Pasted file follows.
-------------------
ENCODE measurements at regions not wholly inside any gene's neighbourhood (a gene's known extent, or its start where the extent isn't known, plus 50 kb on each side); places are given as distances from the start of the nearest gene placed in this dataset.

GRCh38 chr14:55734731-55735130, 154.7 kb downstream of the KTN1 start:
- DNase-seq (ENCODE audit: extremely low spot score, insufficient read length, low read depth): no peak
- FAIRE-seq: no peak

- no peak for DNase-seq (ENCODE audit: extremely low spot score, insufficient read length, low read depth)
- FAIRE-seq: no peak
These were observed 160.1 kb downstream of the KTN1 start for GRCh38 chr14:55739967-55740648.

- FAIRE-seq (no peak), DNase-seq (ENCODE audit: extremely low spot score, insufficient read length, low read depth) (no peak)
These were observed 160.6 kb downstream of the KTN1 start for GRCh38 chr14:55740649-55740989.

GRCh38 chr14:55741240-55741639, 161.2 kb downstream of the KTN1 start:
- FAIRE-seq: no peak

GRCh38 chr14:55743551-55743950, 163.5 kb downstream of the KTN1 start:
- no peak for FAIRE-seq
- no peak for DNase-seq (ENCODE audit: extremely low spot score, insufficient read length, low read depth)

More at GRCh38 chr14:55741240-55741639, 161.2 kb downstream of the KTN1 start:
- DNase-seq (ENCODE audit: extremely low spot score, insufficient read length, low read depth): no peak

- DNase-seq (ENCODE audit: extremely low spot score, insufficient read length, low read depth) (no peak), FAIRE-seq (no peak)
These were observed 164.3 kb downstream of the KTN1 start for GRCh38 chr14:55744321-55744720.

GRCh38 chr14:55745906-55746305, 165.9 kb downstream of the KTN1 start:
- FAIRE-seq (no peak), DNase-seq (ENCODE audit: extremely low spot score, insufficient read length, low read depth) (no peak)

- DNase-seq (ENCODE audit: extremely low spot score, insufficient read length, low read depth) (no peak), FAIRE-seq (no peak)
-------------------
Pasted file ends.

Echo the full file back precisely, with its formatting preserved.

ENCODE measurements at regions not wholly inside any gene's neighbourhood (a gene's known extent, or its start where the extent isn't known, plus 50 kb on each side); places are given as distances from the start of the nearest gene placed in this dataset.

GRCh38 chr14:55734731-55735130, 154.7 kb downstream of the KTN1 start:
- DNase-seq (ENCODE audit: extremely low spot score, insufficient read length, low read depth): no peak
- FAIRE-seq: no peak

- no peak for DNase-seq (ENCODE audit: extremely low spot score, insufficient read length, low read depth)
- FAIRE-seq: no peak
These were observed 160.1 kb downstream of the KTN1 start for GRCh38 chr14:55739967-55740648.

- FAIRE-seq (no peak), DNase-seq (ENCODE audit: extremely low spot score, insufficient read length, low read depth) (no peak)
These were observed 160.6 kb downstream of the KTN1 start for GRCh38 chr14:55740649-55740989.

GRCh38 chr14:55741240-55741639, 161.2 kb downstream of the KTN1 start:
- FAIRE-seq: no peak

GRCh38 chr14:55743551-55743950, 163.5 kb downstream of the KTN1 start:
- no peak for FAIRE-seq
- no peak for DNase-seq (ENCODE audit: extremely low spot score, insufficient read length, low read depth)

More at GRCh38 chr14:55741240-55741639, 161.2 kb downstream of the KTN1 start:
- DNase-seq (ENCODE audit: extremely low spot score, insufficient read length, low read depth): no peak

- DNase-seq (ENCODE audit: extremely low spot score, insufficient read length, low read depth) (no peak), FAIRE-seq (no peak)
These were observed 164.3 kb downstream of the KTN1 start for GRCh38 chr14:55744321-55744720.

GRCh38 chr14:55745906-55746305, 165.9 kb downstream of the KTN1 start:
- FAIRE-seq (no peak), DNase-seq (ENCODE audit: extremely low spot score, insufficient read length, low read depth) (no peak)

- DNase-seq (ENCODE audit: extremely low spot score, insufficient read length, low read depth) (no peak), FAIRE-seq (no peak)